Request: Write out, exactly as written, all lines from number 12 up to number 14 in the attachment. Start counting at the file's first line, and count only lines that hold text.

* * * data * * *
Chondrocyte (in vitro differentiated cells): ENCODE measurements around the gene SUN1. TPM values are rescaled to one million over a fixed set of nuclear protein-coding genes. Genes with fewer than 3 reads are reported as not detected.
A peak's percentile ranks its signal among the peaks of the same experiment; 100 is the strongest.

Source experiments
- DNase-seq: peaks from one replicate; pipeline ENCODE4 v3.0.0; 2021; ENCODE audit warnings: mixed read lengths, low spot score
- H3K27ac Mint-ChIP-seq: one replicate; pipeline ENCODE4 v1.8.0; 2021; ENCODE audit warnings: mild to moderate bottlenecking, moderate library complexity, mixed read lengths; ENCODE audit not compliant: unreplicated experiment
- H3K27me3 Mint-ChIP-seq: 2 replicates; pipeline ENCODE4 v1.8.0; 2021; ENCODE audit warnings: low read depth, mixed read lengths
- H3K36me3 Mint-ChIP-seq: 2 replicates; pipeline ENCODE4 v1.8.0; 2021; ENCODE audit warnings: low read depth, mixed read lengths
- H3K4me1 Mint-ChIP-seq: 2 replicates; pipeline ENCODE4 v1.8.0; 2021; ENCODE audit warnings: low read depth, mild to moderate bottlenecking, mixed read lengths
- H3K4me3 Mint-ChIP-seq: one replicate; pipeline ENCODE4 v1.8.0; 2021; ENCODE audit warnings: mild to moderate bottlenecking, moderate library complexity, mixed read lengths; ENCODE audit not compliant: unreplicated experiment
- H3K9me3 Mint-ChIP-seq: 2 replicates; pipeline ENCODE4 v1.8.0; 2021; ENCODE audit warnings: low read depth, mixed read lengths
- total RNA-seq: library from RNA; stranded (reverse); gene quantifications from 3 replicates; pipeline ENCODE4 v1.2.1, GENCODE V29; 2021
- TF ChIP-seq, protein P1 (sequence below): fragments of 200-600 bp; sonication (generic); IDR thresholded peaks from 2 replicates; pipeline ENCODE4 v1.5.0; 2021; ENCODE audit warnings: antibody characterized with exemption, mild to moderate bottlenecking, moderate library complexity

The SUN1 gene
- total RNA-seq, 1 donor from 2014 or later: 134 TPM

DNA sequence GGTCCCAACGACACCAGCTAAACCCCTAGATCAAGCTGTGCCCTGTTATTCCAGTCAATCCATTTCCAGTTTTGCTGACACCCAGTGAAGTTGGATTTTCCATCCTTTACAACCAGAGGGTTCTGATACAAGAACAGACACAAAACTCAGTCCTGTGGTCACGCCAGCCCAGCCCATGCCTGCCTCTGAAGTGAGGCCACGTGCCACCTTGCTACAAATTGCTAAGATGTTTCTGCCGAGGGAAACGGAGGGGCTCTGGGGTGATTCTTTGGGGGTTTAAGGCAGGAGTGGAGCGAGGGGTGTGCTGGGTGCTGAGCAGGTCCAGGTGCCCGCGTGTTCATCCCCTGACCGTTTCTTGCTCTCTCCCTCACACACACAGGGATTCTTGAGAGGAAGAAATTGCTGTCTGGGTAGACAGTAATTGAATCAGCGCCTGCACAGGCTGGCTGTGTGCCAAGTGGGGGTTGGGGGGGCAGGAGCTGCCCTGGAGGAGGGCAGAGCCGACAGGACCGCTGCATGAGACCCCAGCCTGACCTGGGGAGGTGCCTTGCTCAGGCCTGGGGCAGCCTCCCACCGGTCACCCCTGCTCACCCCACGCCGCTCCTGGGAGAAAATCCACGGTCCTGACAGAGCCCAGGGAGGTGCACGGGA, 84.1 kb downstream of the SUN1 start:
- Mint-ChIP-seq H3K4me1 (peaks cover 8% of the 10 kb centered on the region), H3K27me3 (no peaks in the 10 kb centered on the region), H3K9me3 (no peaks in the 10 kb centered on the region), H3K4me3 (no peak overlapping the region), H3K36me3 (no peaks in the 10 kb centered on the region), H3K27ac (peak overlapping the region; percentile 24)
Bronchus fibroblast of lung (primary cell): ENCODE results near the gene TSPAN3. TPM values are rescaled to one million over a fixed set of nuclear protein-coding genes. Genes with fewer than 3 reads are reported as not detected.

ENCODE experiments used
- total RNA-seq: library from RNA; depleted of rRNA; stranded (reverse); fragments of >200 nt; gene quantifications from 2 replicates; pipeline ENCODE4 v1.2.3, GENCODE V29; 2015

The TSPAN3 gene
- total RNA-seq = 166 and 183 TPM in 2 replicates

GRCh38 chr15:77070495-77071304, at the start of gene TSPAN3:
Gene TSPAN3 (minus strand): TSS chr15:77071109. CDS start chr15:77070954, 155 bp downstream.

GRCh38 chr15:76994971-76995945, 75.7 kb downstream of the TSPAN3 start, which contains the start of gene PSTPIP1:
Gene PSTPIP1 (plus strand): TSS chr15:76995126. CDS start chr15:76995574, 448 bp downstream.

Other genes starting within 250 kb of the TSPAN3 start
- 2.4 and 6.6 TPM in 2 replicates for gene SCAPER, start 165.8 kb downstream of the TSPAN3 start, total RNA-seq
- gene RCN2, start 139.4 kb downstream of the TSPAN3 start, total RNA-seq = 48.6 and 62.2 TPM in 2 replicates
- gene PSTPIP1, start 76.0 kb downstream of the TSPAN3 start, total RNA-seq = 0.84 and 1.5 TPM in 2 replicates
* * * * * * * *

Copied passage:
- TF ChIP-seq, protein P1 (sequence below): fragments of 200-600 bp; sonication (generic); IDR thresholded peaks from 2 replicates; pipeline ENCODE4 v1.5.0; 2021; ENCODE audit warnings: antibody characterized with exemption, mild to moderate bottlenecking, moderate library complexity

The SUN1 gene
- total RNA-seq, 1 donor from 2014 or later: 134 TPM